By Debra Whittington: Notes from a Church Lady
But we have this treasure in earthen vessels, that the excellency of the power may be of God, and not of us. We are troubled on every side, yet not distressed; we are perplexed, but not in despair; Persecuted, but not forsaken; cast down, but not destroyed. 2 Corinthians 4:7-9
As I sat gazing out the window, I was distressed to see the pine tree in our front yard mercilessly beaten by the heavy wind we were enduring that day. The wind howling outside had already taken a toll on my nerves that day and now I was afraid the strong wind would break the limbs on the tree. Although the limbs swayed vigorously in the wind, not a single one was broken.
This was the same tree that only a couple of weeks earlier I was concerned the branches would break under the heavy, wet snow weighing them down until they were almost vertical. I asked Mark to go outside and knock the snow off the branches and he told me the limbs would spring back into shape when the snow melted.
While the snow was indeed beautiful, I had no idea what would become of our tree. As the storm abated and the snow started melting, I watched and waited to for the outcome.
Mark was right. As the snow melted, the limbs slowly started returning to their original shape. The moisture from all of the snow caused the tree to sink slightly as the moisture packed the earth around the roots that enabled them to become even more secure than they were before.
All of my concern was for nothing as with each passing storm I now know will only serve to strengthen the tree. Now, I am not saying that a storm won’t eventually break some of the branches, but it will be a part of the tree’s life and will add character.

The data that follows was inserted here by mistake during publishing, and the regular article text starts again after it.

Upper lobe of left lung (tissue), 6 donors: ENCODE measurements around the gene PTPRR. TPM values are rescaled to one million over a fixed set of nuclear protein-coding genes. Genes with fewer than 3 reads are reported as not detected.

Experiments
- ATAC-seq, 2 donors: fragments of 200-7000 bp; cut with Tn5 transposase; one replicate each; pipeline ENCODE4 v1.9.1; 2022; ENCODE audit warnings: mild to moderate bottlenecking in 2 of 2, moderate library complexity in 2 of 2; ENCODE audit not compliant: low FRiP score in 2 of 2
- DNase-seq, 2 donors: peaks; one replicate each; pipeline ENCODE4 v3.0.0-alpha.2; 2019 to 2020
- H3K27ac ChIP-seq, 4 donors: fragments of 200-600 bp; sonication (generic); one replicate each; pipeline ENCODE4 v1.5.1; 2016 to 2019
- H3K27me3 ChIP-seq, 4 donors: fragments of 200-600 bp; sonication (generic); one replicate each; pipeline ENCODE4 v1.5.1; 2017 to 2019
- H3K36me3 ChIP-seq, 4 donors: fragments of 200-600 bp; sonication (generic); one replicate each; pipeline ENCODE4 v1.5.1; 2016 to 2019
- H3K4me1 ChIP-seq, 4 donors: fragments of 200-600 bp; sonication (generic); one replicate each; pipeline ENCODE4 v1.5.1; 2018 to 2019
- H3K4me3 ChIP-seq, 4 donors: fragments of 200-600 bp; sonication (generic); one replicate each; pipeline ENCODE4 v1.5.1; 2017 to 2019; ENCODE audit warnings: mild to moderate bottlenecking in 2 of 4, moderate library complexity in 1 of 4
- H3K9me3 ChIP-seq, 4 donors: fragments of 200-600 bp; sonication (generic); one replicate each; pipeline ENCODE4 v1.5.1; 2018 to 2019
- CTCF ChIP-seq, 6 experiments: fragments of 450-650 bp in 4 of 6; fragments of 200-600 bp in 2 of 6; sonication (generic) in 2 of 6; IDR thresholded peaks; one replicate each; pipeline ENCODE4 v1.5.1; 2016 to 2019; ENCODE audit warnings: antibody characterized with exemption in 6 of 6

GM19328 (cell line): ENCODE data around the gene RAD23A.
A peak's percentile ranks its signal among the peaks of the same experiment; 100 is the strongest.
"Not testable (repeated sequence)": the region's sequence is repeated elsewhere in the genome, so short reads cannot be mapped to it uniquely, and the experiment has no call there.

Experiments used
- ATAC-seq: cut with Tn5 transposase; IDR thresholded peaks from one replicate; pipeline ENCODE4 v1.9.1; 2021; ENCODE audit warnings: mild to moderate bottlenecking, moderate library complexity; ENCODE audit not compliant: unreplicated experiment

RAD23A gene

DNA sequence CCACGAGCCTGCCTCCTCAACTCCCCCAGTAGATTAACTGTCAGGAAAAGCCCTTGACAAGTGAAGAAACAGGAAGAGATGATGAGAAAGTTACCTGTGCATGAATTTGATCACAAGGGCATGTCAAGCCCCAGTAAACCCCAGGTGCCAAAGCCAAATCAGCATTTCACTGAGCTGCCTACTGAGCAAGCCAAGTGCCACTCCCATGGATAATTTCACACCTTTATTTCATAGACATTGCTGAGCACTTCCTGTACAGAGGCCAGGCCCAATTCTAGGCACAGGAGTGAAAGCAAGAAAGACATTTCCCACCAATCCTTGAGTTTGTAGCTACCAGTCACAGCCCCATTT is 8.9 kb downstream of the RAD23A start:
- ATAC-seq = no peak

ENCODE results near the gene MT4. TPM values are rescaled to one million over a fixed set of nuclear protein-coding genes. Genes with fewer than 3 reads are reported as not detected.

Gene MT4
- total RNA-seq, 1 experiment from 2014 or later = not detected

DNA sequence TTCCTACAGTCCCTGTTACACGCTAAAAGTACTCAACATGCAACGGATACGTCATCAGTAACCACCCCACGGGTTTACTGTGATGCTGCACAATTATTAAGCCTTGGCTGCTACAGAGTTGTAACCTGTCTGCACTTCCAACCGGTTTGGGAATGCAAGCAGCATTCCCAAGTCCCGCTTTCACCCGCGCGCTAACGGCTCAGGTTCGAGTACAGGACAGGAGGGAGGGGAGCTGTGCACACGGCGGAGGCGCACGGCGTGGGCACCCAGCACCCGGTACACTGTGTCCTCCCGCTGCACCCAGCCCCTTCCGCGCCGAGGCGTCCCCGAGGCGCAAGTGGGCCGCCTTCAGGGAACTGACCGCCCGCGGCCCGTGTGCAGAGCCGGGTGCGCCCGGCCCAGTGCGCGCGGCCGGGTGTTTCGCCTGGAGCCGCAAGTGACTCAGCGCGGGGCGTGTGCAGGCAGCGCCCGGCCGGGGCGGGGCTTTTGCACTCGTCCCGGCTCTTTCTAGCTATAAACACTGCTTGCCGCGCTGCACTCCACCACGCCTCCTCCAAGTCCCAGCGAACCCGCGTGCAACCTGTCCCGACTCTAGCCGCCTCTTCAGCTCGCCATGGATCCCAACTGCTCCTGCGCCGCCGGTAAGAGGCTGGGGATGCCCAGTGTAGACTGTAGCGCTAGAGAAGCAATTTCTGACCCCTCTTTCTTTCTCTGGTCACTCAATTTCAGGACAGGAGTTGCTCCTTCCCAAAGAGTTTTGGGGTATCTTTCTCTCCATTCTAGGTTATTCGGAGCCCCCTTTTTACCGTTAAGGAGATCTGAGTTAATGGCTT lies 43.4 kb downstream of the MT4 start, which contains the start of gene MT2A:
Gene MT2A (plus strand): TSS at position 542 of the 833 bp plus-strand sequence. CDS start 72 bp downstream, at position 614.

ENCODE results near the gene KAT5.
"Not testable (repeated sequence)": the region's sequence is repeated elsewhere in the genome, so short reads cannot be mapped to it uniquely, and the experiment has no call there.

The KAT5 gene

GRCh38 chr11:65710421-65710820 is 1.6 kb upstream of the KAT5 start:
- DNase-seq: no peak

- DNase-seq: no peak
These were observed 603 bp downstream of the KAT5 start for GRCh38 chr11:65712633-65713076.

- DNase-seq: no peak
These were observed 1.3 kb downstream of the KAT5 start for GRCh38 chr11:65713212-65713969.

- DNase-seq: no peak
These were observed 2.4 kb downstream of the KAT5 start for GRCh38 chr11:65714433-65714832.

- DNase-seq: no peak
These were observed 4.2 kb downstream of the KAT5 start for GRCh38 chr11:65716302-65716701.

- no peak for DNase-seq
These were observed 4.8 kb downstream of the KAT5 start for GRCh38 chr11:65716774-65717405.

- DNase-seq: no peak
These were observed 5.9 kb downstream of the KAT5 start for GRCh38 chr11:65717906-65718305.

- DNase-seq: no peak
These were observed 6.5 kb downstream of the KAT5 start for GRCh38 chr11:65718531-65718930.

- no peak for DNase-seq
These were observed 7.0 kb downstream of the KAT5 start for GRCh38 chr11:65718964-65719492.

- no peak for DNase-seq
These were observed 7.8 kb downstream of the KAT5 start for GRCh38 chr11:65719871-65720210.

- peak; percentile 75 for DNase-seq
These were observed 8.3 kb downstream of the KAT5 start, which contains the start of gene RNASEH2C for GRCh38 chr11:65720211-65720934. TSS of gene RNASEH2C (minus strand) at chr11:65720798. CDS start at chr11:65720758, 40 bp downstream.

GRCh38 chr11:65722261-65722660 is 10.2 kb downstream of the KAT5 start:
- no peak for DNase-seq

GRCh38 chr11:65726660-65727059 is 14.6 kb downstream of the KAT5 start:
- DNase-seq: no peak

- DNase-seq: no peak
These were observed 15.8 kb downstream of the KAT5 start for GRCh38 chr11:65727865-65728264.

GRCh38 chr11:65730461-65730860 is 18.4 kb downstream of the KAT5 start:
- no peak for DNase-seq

Whether it was concern as was the case in this instance, I know there are times I worry about things I have no control over. The apostle Paul told us what to do with worry. The New Living Translation states Philippians 4:6 this way,
“Don’t worry about anything; instead, pray about everything. Tell God what you need, and thank him for all he has done.”
The part that says thank Him for all he has done isn’t always easy. Who wants to thank God when trials and trouble invade our lives? This old world is a challenge each and every day, as we have no idea what will happen even the next moment. James 1:2 tells us, “Dear brothers and sisters, whenever trouble come your way, let it be an opportunity for joy.” (NLT)
Automatically I think that joy comes when the trial is past, but when I ponder the verse further I think about the joy (not happiness) that can be ours when we know that we aren’t going through our trials by ourselves and that some good will come from the trial.
Romans 8:28 promise us that. “And we know that all things work together for good to them that love God, to them who are the called according to his purpose.”
As the storms of life hit us, we can know that trials will make us stronger especially if we are deeply rooted in the Lord. The psalmist knew this as he wrote, “Thou, which hast showed me great and sore troubles, shalt quicken me again, and shalt bring me up again from the depths of the earth. Thou shalt increase my greatness, and comfort me on every side.” (Psalms 71:20-21)
Standing at my window and gazing at the tree, I take great comfort knowing that the Lord is always watching over me while I am going through various trials in my life. There are times when I think I will break under the pressure, but each time the Lord gives me the strength to endure. With His help through prayer, reading the Word, fellowship with other believers, and other ways, I am trying to put down deep roots that will stand any storm that comes my way.